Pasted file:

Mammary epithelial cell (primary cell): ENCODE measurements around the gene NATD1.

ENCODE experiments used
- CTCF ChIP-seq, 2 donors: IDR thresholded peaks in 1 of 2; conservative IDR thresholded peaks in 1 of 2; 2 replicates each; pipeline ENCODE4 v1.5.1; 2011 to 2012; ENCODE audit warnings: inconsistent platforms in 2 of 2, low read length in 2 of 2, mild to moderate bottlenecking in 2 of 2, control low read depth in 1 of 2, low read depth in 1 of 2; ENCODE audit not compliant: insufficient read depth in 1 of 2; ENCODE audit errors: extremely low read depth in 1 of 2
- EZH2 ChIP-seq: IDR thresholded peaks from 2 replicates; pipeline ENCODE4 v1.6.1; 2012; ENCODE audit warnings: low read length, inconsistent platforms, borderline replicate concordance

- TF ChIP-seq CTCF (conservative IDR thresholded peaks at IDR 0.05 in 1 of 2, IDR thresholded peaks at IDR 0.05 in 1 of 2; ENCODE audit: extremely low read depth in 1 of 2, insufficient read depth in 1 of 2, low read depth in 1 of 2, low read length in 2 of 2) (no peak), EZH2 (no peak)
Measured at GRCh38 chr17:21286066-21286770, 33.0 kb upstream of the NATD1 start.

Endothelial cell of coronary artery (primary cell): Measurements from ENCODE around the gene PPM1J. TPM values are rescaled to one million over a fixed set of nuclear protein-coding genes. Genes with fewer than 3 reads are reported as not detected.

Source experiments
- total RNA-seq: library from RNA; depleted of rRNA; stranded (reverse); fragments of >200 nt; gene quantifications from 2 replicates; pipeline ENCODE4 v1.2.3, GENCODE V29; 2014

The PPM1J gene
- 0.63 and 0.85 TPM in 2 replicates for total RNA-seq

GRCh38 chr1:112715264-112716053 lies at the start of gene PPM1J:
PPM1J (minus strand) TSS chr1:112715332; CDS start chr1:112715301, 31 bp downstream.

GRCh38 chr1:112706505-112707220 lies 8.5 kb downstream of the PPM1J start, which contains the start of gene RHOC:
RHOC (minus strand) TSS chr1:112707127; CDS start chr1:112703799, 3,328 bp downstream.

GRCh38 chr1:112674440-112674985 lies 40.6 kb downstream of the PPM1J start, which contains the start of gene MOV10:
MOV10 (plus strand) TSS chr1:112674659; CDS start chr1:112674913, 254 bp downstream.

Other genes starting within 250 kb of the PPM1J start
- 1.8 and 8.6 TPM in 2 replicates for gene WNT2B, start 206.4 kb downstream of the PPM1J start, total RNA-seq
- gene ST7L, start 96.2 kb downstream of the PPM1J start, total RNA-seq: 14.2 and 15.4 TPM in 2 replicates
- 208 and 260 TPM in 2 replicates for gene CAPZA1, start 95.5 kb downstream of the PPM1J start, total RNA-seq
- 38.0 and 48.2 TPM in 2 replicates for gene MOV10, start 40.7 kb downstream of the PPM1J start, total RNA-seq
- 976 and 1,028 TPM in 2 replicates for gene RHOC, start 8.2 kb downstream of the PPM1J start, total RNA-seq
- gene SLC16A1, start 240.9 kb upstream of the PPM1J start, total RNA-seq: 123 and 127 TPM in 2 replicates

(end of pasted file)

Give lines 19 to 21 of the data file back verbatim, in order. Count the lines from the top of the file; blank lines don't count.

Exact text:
- 1.8 and 8.6 TPM in 2 replicates for gene WNT2B, start 206.4 kb downstream of the PPM1J start, total RNA-seq
- gene ST7L, start 96.2 kb downstream of the PPM1J start, total RNA-seq: 14.2 and 15.4 TPM in 2 replicates
- 208 and 260 TPM in 2 replicates for gene CAPZA1, start 95.5 kb downstream of the PPM1J start, total RNA-seq